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Rhino conservation and walking trails at the Wilderness Leadership School
Intriguing Africa, in conjunction with the Wilderness Leadership School, is offering a unique wilderness experience in a game reserve that is home to the largest population of wild rhino remaining in Africa, to raise awareness of Africa's severe rhino poaching epidemic.
This personal experience of nature is a back-to-basics, leave-no-trace walking trail, within the Hluhluwe-iMfolozi Game Reserve in KwaZulu-Natal .
The experience begins in Durban at the Wilderness Leadership School's headquarters within Stainbank Nature Reserve. As the Wilderness Foundation is intimately involved with the anti-poaching rhino initiatives in KZN, it is able to call on a bevy of experts in the field of conservation to discuss tactics that are currently being employed to stop poaching. Discussions are led by various professionals, from the team leaders who handle the network of informants within the rural communities, to the fearless helicopter pilots who "sweep" for poachers across the wilderness landscape, to the conservationists at the forefront of the war against poaching who train the foot patrols.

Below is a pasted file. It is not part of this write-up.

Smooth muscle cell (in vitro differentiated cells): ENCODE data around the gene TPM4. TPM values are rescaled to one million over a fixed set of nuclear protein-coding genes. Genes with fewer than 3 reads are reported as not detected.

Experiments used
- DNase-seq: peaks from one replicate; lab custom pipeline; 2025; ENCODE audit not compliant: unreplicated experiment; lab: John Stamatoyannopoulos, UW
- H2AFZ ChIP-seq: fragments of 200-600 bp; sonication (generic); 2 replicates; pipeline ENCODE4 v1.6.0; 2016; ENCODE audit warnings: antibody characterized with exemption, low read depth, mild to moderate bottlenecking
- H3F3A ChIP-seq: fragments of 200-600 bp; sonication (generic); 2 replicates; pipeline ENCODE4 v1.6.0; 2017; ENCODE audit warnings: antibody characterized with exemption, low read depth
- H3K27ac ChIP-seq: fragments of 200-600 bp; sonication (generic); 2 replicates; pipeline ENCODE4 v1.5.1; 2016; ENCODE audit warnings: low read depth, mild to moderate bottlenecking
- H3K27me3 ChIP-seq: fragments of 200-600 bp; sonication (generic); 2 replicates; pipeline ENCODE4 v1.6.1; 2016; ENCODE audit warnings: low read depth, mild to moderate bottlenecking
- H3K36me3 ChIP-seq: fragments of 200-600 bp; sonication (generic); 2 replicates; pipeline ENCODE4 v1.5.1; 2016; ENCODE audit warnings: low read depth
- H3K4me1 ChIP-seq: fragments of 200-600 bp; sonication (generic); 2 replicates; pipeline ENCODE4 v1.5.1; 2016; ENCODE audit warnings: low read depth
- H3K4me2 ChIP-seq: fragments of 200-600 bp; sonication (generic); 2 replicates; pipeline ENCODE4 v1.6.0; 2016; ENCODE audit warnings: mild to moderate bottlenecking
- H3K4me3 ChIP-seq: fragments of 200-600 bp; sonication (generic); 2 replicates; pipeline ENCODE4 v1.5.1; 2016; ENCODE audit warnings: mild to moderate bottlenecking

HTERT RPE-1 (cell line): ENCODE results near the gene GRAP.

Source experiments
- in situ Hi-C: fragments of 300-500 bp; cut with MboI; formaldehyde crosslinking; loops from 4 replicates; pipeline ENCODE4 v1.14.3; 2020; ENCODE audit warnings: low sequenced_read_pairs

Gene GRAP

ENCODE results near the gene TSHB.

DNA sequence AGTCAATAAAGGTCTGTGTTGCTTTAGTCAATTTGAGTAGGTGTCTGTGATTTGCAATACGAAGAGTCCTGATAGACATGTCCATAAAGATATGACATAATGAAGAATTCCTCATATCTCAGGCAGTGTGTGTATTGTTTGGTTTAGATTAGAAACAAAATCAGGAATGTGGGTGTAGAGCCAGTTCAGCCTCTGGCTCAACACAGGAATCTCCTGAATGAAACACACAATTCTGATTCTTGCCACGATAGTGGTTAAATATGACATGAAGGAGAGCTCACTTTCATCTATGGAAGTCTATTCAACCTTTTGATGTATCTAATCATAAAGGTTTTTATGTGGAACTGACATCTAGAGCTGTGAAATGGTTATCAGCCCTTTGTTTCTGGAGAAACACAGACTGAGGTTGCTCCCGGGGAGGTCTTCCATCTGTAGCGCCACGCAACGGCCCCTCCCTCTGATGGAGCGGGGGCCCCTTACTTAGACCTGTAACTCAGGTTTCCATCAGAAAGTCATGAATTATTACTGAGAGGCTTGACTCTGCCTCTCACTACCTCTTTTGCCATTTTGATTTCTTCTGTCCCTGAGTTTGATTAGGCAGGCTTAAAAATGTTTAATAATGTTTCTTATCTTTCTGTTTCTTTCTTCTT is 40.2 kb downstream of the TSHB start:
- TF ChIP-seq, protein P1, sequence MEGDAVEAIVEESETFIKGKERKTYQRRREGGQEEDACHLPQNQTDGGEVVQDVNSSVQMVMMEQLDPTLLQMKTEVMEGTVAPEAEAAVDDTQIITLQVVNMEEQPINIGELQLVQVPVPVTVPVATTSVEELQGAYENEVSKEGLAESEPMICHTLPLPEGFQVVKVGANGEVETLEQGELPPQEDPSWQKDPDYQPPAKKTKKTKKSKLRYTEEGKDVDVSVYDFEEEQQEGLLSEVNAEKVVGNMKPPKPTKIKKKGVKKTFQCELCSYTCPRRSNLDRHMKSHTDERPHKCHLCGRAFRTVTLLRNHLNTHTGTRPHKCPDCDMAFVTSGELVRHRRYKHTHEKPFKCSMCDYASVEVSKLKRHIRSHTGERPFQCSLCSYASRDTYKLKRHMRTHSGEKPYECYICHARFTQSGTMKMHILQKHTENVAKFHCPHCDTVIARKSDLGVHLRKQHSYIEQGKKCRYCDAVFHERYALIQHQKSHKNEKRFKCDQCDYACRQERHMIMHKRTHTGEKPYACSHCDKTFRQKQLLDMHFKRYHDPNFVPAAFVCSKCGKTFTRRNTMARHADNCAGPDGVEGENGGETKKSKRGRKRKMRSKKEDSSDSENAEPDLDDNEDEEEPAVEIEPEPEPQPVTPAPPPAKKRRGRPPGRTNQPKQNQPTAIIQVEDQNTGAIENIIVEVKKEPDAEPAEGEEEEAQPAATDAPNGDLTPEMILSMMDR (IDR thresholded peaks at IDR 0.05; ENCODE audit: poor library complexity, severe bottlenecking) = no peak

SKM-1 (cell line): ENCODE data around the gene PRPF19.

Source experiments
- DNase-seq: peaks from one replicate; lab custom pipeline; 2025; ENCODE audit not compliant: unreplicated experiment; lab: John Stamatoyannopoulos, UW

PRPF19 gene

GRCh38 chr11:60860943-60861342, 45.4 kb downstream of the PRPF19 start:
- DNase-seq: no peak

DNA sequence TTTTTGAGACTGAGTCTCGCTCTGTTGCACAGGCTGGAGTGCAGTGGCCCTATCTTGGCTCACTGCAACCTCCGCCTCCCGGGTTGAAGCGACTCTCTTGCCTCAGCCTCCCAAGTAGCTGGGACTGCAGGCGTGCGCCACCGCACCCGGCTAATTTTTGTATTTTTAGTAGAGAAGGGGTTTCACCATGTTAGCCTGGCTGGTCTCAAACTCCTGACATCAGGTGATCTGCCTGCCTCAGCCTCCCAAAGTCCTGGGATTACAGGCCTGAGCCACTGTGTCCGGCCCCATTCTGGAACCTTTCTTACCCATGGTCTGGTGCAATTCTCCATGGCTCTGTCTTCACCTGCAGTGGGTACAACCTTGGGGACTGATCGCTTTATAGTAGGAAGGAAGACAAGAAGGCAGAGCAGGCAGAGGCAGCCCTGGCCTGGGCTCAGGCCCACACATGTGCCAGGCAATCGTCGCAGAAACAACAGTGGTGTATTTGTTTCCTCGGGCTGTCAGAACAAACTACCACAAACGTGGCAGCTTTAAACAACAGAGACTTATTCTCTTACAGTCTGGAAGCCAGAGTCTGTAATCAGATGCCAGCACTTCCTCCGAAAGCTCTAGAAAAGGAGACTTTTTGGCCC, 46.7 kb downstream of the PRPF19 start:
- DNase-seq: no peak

The adventure truly begins
The next four nights are spent on foot within Big Five wilderness - and this is when the adventure truly begins. The trail is conducted in a wilderness area that appears untouched by man. Firelight evenings in the bush, time for reflection and thoughts turn inwards. The night is alive with animal activity, hyena and lion pierce the black night with their noisy antics and the stars literally seem to grow from the Earth. Day meanderings are not intended to cover distance, but to discover a natural world of wonder - golden orb spiders, ground hornbills, white-backed vultures, buffalo, rhino, lion, zebra, giraffe, wildebeest, and crocodile. Varied terrains and environs, and wilderness stretching out.
The Trails are run by the Wilderness Leadership School, an arm of the not-for-profit organisation of the Wilderness Foundation. The Leadership School was the vision of conservationist Dr Ian Player.